As a Multiple Sclerosis patient, it has become necessary for me to reinvent myself. I have ... and continue to ... refuse to lie down and die, or in this case, follow the normally prescribed drugs and treatments that do nothing to defeat my disease. I am not only surviving by pursuing alternatives, I am thriving. I do the things specialists told me I would never be able to do. I walk and hope to one day even run regularly. I retain my cognitive and creative abilities for the pleasure of my readers. Although you may never see me on my daily walk, you are welcome to read my novel(s) and in doing so, come to ask yourself, "How can the 'out of the box' protocol she has followed, help my loved one with an autoimmune disease like Multiple Sclerosis?"


Wip - The Talisman - Chapter 6

Chapter 6
Present Day
Part B

Rhea's heart dropped. No wonder Trish had returned home. Her life-long dream had been shattered. She had turned to plan B, whatever that was. Rhea gasped. Plan B, ride off into the sunset never to be heard from again. Could that be Plan B? It didn't seem that farfetched when she considered Grammy and her outlandish stories.
Tap, tap, tap.
Rhea flinched and looked at her window to discover Vance standing there. Rhea put her hand in motion, rolling down the window.
"Morning, Mrs. Larsen." Rhea could still remember changing this boy's diapers twenty years ago but still he used the formal address.
"Morning." Rhea interfused her thoughts and righted her demeanor.
"What brings you by this morning?"
"I'm looking for Trish."
"What? Miss Play by the Rules sneaking around behind your back or something?"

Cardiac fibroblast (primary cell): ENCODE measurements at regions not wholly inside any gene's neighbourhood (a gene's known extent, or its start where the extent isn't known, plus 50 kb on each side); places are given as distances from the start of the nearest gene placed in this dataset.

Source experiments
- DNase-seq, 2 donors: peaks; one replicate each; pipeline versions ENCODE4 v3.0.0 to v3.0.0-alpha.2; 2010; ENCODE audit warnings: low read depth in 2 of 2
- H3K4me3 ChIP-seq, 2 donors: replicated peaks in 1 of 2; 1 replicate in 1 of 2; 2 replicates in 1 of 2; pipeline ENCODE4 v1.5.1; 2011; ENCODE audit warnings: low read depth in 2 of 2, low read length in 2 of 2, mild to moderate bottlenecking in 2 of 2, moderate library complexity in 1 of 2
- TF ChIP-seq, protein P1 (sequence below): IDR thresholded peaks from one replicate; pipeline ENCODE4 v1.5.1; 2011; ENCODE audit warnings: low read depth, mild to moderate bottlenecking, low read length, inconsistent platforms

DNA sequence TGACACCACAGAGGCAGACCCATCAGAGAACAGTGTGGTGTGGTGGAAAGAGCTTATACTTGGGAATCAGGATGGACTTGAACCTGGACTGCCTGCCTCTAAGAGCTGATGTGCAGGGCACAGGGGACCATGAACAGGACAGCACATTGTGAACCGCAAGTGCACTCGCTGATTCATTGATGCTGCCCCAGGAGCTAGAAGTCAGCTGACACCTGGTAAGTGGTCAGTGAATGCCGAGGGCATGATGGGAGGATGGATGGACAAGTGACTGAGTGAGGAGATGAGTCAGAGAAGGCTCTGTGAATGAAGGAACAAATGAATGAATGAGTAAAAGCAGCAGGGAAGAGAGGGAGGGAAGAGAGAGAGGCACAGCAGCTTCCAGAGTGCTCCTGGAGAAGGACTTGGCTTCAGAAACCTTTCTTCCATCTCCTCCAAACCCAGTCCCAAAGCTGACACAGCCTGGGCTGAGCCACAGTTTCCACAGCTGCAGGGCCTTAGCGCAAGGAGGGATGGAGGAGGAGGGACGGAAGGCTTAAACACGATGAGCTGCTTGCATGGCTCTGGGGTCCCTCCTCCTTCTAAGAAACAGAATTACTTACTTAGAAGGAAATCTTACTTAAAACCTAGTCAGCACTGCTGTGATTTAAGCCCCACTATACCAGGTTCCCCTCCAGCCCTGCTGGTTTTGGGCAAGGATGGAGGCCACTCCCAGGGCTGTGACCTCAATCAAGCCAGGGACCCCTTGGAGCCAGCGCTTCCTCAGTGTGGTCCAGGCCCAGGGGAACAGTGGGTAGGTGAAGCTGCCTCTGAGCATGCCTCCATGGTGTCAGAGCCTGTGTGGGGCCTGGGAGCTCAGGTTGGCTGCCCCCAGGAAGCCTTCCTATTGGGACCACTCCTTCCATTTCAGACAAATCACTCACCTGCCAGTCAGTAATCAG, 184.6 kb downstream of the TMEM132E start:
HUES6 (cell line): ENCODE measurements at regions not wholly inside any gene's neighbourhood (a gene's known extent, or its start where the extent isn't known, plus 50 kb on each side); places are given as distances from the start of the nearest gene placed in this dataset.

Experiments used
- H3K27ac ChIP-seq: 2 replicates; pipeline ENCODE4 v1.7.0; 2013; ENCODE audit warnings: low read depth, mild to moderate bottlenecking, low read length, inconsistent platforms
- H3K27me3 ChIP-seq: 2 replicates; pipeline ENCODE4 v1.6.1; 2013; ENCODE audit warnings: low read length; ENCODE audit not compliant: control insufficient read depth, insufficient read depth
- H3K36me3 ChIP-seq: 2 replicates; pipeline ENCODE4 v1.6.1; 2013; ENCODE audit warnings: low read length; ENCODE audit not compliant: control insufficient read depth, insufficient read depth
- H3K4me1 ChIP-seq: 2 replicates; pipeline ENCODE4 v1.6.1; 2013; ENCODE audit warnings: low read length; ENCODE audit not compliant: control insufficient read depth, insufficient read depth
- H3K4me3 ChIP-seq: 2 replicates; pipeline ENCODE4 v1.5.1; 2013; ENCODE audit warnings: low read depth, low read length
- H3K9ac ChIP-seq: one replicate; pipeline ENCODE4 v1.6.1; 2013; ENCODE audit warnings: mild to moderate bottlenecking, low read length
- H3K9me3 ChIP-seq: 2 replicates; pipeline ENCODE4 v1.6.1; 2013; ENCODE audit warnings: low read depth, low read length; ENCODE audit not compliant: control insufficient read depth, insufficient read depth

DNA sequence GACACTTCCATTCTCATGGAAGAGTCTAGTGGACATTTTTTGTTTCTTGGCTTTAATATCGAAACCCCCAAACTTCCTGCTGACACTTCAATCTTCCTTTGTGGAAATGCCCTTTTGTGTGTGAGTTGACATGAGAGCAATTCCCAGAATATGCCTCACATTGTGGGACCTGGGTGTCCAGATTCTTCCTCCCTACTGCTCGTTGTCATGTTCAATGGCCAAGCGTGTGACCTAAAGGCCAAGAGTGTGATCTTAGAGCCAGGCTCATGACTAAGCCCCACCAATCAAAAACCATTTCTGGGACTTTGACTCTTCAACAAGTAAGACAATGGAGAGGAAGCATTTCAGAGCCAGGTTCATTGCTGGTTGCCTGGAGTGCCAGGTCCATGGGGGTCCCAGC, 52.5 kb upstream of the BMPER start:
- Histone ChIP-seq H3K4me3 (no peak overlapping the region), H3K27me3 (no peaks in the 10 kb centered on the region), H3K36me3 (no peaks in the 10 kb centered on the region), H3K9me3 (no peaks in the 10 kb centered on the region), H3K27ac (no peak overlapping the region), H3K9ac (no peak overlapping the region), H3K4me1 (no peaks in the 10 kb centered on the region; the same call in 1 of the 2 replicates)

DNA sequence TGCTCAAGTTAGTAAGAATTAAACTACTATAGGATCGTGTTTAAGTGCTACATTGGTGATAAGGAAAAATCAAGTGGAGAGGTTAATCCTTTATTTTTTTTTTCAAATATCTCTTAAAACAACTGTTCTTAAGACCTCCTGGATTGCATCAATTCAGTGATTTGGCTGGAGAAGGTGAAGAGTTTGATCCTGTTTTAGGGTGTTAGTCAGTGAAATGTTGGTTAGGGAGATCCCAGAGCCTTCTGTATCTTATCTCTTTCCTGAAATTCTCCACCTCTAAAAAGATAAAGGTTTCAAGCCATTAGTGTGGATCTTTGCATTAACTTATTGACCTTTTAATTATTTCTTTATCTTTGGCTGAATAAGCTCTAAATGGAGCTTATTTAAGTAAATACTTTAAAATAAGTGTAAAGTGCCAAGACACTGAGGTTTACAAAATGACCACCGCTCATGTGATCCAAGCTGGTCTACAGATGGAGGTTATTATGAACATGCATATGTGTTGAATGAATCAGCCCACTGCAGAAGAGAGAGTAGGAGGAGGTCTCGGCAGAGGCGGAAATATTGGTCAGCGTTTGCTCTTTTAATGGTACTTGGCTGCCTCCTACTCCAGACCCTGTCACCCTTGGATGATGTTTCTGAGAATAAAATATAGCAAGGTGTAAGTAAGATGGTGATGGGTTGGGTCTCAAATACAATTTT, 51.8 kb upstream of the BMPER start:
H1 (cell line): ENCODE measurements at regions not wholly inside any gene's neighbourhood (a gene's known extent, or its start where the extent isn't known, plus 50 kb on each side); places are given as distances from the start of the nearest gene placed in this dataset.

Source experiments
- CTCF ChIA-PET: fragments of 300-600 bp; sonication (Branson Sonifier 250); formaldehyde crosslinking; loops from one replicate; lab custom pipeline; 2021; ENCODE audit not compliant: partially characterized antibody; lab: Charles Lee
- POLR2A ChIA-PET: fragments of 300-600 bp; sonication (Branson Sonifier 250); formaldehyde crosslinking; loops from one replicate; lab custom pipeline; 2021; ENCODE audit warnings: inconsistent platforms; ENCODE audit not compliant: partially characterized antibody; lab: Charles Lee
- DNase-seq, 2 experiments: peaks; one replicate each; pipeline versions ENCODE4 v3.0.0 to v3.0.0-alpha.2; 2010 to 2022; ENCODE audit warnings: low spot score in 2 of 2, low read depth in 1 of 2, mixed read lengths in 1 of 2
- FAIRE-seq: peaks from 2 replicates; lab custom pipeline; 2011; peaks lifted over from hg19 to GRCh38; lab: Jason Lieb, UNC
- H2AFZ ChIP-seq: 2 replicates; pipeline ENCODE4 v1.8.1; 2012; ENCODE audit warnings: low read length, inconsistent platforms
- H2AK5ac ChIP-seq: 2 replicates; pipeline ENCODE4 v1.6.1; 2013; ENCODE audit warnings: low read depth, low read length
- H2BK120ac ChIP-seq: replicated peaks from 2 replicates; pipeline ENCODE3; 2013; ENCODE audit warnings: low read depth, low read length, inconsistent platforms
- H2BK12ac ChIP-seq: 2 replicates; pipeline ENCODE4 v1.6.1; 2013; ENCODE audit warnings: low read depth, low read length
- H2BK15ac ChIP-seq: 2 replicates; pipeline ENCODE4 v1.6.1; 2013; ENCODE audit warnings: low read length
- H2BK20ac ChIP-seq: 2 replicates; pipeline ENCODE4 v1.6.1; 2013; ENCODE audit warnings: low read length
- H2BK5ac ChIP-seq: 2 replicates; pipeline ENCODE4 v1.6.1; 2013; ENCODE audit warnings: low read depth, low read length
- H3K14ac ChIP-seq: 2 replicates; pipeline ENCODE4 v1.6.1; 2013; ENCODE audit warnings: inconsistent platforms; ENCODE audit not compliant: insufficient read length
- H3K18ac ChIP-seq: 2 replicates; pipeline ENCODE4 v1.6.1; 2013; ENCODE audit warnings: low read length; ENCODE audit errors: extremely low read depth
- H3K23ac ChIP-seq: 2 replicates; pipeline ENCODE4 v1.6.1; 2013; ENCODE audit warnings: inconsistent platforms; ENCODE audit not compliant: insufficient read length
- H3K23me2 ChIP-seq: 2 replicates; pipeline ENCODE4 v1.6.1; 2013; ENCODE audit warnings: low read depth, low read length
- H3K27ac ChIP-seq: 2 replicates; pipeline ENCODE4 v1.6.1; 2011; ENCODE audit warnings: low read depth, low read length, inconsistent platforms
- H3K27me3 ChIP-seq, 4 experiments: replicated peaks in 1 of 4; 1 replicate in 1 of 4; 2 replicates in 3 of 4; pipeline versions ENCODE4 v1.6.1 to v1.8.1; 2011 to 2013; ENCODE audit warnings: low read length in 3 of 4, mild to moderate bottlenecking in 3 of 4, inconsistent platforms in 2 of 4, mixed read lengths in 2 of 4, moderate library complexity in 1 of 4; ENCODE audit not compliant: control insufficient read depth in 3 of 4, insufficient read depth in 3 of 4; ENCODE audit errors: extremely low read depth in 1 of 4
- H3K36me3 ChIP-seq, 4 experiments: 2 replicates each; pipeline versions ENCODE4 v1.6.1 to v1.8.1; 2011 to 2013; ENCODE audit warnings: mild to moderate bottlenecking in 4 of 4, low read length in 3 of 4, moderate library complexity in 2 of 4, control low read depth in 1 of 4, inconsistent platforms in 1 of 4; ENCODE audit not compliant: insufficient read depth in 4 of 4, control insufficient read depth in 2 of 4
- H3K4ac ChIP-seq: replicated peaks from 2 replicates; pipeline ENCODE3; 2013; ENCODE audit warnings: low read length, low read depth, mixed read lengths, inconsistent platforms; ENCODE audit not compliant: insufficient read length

"Or something. She didn't come home last night…"
It didn't take long to discover that Yedi wasn't in his stall or that Trish hadn't returned her saddle and tack.
Vance pulled out his cell phone, astonishing Rhea with not only the number of people he called asking if they'd seen Trish but the clarity of the conversation via the wireless.
"Looks like nobody's seen her since yesterday morning."
"It didn't sound to me like anyone had seen her. Who said they'd seen her?"
"Me." Vance said as though the one syllable solved the puzzle.
"You," Rhea pounced on the clue. "Where? When?"
"Right here yesterday morning. She seemed fine."
"What did she say? Where did she go?"
"Whoa, Mrs. Larsen. She said 'Morning, I'm going riding.' That was it. She didn't say where she was headed or when she planned to be back."
"Which way did she go?"
"Down the road, but that isn't going to help us any. She was on horseback and she knows the valley as good as I do. It wouldn't surprise me none if she turned up in a day or so, telling us she'd followed the Oregon Trail or the Old Stage Coach Trail."
"Did she take supplies?"
"I didn't notice any other than her canteen, but really, I pulled out of here before mid morning to get to that sale in Idaho Falls on time. She coulda come back by and Mom wouldn't have seen her if Trish came to this north gate."
"Young man, you are not helping," Rhea accused.
"What's to help? If Trish wants to vanish up one of these canyons, she's likely to do it and see more deer and elk than hunters do. She's a survivor. You know that. Heck, she taught me about most of those canyons."
"And her father taught her."
"Don't worry about her."
"I can't help it. It's womankind's nature to worry and to top it off; I have a bad feeling about this."
"Why?"
Rhea reached through the open car window, grasped the piece of bad news and handed it to Vance. "This, is why."

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